Sitting with Jake Morrison, who’s the effects head on the movie, coming up with stuff there’s like an enthusiasm, “Oh yeah, let’s try that!” and this constant thing with like, “let’s try something that we haven’t seen.” I feel like for the first time it’s producers and creative people thinking the way that I would say I would think as a fan, like, “Oh, if I worked there I would do this and try this and why not? Because there’s a million other movies like this so let’s try that.” Guardians is an example to me of –because I actually went and pitched on Guardians, and at the time you’re sitting there talking about a talking raccoon and a tree and like, “How are you gonna do it?” and that was a swing for the fences, that could have gone off the rails so quickly, now it’s sort of done what it did and it’s, again, I think people take it for granted. But it was never a hugely popular comic to begin with and I think it was like, “Oh what if people are getting into superheroes fatigue? Let’s make a space opera.”
Because of the success of Guardians of the Galaxy, is there a positive effect, because the idea is that Marvel could do anything right now. Do you see that as encouragement or does it add a responsibility almost?
PEYTON REED: There’s always the responsibility and pressure, I mean, no one wants to make a bad movie. Uou want to make a great movie and I think, to me, what I’ve witnessed at Marvel and I think with Kevin personally, is I’m sure he enjoyed the success of Guardians, but Kevin was just on to the next thing and this and attacking this thing, and again, I like that because there’s this hunger about not repeating yourself and trying different stuff and, “Hey, we’ve had success, let’s use that to try some other weird different things.” Like, I think Phase 3 is going to embrace the weirdness which I like.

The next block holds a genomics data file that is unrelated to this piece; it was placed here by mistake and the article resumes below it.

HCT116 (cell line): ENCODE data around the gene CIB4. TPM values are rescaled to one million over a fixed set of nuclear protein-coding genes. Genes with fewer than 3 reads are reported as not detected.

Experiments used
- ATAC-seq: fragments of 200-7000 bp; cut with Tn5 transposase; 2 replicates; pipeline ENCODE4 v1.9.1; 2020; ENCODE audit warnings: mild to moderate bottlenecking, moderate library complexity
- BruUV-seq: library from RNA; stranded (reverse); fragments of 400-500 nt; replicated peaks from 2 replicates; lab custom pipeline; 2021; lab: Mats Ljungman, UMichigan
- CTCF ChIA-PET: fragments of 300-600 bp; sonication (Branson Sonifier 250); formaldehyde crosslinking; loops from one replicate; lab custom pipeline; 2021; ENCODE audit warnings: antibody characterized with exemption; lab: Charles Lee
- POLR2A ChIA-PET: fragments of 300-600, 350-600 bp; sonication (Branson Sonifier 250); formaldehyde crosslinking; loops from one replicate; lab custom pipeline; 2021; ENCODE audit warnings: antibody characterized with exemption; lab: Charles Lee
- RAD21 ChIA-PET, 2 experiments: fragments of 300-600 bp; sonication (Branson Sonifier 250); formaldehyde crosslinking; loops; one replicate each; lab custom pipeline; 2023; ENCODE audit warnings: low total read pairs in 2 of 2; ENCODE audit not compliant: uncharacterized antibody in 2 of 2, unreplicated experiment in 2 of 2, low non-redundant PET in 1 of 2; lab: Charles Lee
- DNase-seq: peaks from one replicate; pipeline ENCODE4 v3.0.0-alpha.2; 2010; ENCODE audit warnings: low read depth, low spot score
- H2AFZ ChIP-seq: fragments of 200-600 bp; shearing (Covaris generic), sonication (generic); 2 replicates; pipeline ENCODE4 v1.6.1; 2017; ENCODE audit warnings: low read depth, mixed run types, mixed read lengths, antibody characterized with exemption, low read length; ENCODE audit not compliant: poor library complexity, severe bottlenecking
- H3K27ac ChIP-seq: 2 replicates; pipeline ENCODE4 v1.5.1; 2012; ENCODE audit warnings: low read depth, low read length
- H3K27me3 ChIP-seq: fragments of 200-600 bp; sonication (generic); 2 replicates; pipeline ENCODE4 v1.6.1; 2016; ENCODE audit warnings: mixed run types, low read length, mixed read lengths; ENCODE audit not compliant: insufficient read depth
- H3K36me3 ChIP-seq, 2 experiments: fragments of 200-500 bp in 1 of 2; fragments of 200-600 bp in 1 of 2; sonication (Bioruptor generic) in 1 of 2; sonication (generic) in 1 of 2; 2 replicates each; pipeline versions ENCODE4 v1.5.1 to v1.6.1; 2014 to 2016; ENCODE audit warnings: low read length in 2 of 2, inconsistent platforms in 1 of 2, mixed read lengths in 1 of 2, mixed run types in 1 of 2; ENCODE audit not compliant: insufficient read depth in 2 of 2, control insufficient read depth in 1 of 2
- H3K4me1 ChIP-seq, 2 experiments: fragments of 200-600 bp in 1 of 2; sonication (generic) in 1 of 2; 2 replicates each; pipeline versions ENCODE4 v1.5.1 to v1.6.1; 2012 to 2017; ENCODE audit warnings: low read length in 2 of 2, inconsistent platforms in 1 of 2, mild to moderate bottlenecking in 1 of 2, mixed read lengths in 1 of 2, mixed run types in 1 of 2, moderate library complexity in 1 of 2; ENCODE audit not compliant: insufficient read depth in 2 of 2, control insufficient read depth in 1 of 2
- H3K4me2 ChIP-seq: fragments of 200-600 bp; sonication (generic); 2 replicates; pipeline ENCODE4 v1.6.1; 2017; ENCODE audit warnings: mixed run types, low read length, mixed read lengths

Marvel’s “Ant-Man” stars Paul Rudd as Scott Lang aka Ant-Man, Evangeline Lilly as Hope Van Dyne, Corey Stoll as Darren Cross aka Yellowjacket, Bobby Cannavale as Paxton, Michael Peña as Luis, Tip “T.I.” Harris as Dave, Wood Harris as Gale, Judy Greer as Maggie, David Dastmalchian as Kurt, and Michael Douglas as Dr. Hank Pym. Directed by Peyton Reed and produced by Kevin Feige, Marvel’s “Ant-Man” delivers a high-stakes, tension-filled adventure on July 17, 2015.
Ant-Man opens in theaters July 17, 2015; Captain America: Civil War – May 6, 2016; Doctor Strange – November 4, 2016; Guardians of the Galaxy 2 – May 5, 2017; Spider-Man reboot – July 28, 2017;Thor: Ragnarok – November 3, 2017; The Avengers: Infinity War Part 1 – May 4, 2018; Black Panther – July 6, 2018; Captain Marvel – November 2, 2018; The Avengers: Infinity War Part 2 – May 3, 2019;Inhumans – July 12, 2019.